Monthly Archives: June 2012
The Boating & Angling Guide to Charlotte Harbor (CHBAG) has been a popular resource since 1994 when the first edition was published. The 6th edition of the guide is now available in both print version as well as a brand new online website. The print guide includes a map of the coastal waters of Lemon Bay, Charlotte Harbor, the Myakka and Peace rivers, and Pine Island Sound that depicts seagrasses, artificial reefs, parks and preserves, fishing piers, marinas and boat ramps open to the public. Also featured is information on habitats and animals, popular sport fish, boating safety and protocol, and a resource directory. You can request a copy of this guide by stopping in the Charlotte County UF/IFAS Extension office or by requesting one via email to firstname.lastname@example.org.
The online Boating and Angling Guide complements the printed version. The digital guide contain all information found on the printed version as well as detailed and interactive maps. Users may zoom and print specific sections of the guide.
The Florida bay scallop is a bivalve mollusk that grows and lives in seagrass beds in relatively shallow water, 4 to 10 feet deep. At one time scallops could be found from Palm Beach to Pensacola. Today, consistently healthy populations can only be found in selected locations along Florida’s West Coast – principally St. Joseph Bay, and the area between the Econfina and Weeki Wachee rivers.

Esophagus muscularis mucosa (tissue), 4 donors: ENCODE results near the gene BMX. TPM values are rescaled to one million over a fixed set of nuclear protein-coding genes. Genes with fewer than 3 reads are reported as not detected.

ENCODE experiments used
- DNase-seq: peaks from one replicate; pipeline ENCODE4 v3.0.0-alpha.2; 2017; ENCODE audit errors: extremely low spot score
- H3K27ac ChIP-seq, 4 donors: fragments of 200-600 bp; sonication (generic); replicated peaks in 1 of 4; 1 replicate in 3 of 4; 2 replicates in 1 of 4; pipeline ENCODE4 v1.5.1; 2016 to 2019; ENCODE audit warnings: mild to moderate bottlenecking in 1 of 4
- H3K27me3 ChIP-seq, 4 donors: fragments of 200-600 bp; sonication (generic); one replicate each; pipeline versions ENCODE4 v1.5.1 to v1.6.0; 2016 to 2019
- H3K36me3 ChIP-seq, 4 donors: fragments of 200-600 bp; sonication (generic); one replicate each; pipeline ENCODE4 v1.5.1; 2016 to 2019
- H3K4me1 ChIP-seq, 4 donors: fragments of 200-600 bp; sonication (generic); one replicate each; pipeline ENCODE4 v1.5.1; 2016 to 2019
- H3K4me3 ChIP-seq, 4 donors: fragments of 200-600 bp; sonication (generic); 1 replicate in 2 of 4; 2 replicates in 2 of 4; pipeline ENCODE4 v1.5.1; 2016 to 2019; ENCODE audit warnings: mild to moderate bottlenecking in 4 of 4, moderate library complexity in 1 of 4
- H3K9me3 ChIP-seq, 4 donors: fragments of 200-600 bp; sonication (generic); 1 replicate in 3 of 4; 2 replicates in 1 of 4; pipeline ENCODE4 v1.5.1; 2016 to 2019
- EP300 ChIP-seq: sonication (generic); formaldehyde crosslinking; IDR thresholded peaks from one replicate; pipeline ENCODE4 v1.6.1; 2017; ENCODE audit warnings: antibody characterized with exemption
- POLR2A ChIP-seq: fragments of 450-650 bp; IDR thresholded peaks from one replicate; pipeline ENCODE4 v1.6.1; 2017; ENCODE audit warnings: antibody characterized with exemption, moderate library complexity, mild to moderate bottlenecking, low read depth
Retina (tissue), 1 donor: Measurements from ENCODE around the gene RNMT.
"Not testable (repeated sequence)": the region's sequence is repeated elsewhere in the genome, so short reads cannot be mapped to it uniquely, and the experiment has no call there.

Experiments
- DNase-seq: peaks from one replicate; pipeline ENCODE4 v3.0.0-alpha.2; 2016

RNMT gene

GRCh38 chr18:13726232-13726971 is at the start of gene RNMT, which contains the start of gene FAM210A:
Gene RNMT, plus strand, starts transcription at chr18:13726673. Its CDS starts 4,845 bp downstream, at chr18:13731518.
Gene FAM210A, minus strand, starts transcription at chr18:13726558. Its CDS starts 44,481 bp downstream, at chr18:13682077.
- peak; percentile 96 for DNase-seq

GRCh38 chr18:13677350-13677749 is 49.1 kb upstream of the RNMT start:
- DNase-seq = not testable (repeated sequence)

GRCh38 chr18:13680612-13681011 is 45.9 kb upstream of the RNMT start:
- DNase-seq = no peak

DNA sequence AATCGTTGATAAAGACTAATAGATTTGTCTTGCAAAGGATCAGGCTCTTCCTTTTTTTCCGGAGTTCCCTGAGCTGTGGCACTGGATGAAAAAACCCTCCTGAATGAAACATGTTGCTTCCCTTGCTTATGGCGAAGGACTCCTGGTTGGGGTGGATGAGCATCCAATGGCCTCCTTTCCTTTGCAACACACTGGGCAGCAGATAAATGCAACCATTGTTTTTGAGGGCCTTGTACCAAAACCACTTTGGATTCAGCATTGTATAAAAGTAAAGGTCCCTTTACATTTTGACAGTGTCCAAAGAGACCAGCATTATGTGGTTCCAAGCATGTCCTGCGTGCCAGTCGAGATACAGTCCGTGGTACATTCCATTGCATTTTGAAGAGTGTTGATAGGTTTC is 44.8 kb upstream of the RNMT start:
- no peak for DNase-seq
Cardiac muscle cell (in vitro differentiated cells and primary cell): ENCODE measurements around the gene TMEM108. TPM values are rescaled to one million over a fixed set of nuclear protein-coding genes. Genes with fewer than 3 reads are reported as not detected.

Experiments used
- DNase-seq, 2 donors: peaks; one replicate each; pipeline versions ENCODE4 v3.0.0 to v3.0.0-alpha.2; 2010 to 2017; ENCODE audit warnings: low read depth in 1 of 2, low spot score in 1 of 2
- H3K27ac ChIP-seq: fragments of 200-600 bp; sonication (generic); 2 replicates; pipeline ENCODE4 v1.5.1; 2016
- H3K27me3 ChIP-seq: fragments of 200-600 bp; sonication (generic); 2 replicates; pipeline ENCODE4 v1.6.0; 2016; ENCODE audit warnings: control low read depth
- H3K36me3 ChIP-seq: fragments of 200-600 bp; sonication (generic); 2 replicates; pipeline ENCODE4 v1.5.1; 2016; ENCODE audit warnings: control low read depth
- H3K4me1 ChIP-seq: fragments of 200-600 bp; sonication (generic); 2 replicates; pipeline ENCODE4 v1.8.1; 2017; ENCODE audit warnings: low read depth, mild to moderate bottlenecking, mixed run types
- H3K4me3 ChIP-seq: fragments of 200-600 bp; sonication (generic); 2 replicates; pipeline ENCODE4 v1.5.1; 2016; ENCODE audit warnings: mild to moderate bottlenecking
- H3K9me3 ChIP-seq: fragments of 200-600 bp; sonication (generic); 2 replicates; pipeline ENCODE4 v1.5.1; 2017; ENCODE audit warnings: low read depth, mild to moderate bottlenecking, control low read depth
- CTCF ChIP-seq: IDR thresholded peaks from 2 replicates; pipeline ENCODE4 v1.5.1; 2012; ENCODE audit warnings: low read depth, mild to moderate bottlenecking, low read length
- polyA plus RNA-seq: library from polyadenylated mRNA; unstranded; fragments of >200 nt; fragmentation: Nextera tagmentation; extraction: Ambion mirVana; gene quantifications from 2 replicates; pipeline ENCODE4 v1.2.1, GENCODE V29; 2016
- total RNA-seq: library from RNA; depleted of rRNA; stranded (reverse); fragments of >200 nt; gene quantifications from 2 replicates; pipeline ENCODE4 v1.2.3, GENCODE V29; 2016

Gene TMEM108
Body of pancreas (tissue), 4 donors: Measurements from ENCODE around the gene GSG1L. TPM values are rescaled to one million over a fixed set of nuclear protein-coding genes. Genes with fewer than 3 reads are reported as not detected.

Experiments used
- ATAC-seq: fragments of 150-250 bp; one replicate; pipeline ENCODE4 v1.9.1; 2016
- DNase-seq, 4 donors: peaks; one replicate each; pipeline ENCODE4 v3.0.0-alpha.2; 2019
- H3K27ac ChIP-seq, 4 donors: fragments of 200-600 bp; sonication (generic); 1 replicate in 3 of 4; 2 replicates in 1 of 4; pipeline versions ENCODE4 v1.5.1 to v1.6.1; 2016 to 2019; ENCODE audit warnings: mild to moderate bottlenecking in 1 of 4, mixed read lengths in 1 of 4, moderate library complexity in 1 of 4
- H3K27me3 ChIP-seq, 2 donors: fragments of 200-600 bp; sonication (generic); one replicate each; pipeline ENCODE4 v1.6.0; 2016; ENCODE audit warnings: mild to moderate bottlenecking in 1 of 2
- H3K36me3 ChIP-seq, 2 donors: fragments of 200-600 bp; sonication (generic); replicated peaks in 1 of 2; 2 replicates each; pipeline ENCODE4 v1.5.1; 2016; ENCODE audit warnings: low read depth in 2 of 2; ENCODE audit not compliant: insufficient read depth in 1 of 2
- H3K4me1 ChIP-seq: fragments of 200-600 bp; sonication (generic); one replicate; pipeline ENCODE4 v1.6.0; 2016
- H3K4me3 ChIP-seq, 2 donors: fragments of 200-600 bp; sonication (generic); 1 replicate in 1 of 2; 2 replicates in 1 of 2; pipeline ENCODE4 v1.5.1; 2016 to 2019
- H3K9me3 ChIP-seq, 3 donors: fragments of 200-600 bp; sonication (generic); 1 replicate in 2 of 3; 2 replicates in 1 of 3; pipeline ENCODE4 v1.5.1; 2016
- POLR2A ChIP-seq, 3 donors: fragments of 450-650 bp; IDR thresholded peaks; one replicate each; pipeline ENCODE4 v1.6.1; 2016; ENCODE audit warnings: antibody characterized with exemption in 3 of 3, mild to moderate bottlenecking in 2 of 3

In recent years, bays scallops have been seen in greater numbers in southwest Florida waters, in part due to restoration efforts in the area. With greater awareness of their recovery, unfortunately come many reports of illegal harvesting. Readers should be aware that recreational harvest of bay scallops is prohibited in all southwest Florida waters.
The Florida Fish and Wildlife Conservation Commission (FWC) is currently conducting a statewide inventory of boat ramps. The results of the inventory are being used to create an online ramp finder. As of May 1st, 2012, 3,855 ramps have been inventoried. Almost 1,800 of those ramps are available for public use. The ramp inventory has two online components. A password protected portal allows local partners (primarily county and city governments) to add ramps to the inventory and edit information as ramp conditions change. The public side of the inventory is a statewide ramp finder which includes all identified public ramps. Users can query the site for ramps by county or proximity using an address or GPS coordinate. Once a user finds a ramp they will receive descriptive information, photographs and maps. To check out this website for yourself, visit www.myfwc.com/boatramps.